jobs that were created by us last year were full-time jobs—180,000 jobs. That is 180,000, probably, mums and

dads and other forms of family structures around the country who now have a better standard of living because

our government has had the courage to implement those decisions and those policies that are job-creating. So I

am happy to talk to you about courage there.

I am also happy to have a discussion with you about courage when you are a pro unlawful immigration party.

You actually promote unlawful immigration. So if you want to talk about courage, there is the courage of our

government to stop the boats, to save the 1,200 deaths on the high seas—a fact you have never mentioned. I have

been here two years and not once have the Greens and Labor made reference to the fact of that terrible loss of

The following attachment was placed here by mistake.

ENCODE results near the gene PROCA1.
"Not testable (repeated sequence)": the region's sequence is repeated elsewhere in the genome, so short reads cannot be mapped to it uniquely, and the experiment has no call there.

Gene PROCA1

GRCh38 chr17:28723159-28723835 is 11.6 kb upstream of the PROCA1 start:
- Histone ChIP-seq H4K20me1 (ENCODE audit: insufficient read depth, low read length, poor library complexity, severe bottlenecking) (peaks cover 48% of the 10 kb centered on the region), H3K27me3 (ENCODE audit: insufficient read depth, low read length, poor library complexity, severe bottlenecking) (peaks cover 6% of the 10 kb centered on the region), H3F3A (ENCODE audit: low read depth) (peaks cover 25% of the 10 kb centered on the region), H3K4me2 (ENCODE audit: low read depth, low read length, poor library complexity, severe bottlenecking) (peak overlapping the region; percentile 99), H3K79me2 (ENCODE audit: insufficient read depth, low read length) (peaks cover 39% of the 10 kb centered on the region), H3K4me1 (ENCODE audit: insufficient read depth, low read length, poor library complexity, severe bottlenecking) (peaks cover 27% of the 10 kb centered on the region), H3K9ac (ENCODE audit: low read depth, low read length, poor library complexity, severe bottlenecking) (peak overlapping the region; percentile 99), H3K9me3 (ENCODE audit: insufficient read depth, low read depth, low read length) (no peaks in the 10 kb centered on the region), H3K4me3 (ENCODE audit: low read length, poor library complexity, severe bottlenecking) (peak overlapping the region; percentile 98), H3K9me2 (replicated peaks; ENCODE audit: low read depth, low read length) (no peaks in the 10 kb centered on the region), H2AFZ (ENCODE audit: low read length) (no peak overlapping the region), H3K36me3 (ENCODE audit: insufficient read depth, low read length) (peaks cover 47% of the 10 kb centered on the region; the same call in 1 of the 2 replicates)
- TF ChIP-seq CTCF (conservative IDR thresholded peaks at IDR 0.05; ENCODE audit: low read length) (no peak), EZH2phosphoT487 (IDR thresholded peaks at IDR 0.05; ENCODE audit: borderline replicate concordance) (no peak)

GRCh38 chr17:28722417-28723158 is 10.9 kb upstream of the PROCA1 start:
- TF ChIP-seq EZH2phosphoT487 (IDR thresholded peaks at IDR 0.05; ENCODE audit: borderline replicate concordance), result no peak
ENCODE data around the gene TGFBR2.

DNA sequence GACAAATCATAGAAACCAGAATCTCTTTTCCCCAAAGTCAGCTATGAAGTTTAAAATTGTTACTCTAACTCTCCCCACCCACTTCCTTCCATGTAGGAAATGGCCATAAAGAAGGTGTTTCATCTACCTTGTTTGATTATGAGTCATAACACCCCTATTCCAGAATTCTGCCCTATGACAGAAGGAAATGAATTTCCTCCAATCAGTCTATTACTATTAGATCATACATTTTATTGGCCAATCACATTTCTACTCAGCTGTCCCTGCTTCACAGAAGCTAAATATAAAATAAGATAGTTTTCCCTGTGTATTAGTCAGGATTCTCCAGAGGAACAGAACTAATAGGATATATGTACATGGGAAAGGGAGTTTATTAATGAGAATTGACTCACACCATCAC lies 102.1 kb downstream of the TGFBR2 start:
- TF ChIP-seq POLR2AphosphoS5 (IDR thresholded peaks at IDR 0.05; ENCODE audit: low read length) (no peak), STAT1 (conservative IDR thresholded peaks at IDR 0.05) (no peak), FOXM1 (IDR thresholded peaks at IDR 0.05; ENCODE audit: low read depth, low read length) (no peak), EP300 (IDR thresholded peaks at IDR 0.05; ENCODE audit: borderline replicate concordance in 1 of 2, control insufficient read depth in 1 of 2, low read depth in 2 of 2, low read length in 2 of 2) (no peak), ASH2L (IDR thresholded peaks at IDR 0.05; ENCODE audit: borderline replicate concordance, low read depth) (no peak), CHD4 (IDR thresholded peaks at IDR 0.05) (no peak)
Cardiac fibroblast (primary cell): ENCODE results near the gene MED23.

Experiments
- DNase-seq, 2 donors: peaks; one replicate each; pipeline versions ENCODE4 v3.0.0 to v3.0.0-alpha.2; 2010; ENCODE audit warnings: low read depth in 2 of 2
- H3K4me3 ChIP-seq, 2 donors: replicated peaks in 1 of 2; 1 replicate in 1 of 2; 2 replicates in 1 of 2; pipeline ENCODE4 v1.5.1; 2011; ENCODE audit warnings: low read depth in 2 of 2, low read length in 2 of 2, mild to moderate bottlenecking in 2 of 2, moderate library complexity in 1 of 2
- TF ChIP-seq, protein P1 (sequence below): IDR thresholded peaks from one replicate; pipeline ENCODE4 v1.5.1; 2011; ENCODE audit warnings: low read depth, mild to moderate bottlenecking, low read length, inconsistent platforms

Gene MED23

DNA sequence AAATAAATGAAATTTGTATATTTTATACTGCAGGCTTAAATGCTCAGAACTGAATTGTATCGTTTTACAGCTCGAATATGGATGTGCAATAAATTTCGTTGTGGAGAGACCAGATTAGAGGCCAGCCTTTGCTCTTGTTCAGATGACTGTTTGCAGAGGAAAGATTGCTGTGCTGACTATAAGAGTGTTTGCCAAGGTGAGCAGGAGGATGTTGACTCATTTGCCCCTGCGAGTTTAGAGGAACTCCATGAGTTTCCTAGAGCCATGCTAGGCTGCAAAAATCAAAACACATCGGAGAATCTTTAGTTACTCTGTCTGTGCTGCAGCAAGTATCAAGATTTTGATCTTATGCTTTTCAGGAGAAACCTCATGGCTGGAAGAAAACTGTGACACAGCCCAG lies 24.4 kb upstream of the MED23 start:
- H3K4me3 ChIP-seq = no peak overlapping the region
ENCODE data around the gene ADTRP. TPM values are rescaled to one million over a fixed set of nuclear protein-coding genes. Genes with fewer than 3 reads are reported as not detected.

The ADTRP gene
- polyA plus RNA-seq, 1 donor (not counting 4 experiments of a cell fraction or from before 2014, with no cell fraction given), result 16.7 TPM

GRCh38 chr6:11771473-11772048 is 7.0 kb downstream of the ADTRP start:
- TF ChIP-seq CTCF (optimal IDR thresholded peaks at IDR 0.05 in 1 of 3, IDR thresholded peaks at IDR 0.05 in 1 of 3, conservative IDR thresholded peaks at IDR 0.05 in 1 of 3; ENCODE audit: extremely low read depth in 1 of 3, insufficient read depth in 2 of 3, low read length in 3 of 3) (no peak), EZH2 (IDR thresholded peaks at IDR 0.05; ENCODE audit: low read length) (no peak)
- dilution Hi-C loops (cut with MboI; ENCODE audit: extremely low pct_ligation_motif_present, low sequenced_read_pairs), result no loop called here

life. Under our government, under the courage it takes to stop the boats, not one death on the high seas. So if

you want to talk about courage, I am happy to talk about courage.

Let’s talk about courage with children in detention—1,992 children were in detention under the Greens and Labor.

We have had the courage to reduce that, to put in place policies and measures to reduce that now to fewer than

  1. They are the sorts of things that take courage if you want to have a discussion.

We have committed, in somewhat difficult financial times, to a $50 billion infrastructure plan. That is over three

times the commitment to the Snowy River scheme, in difficult economic circumstances. We have got the courage

to go ahead and do it. We have got the people who are going to manage the economy to make sure that we deliver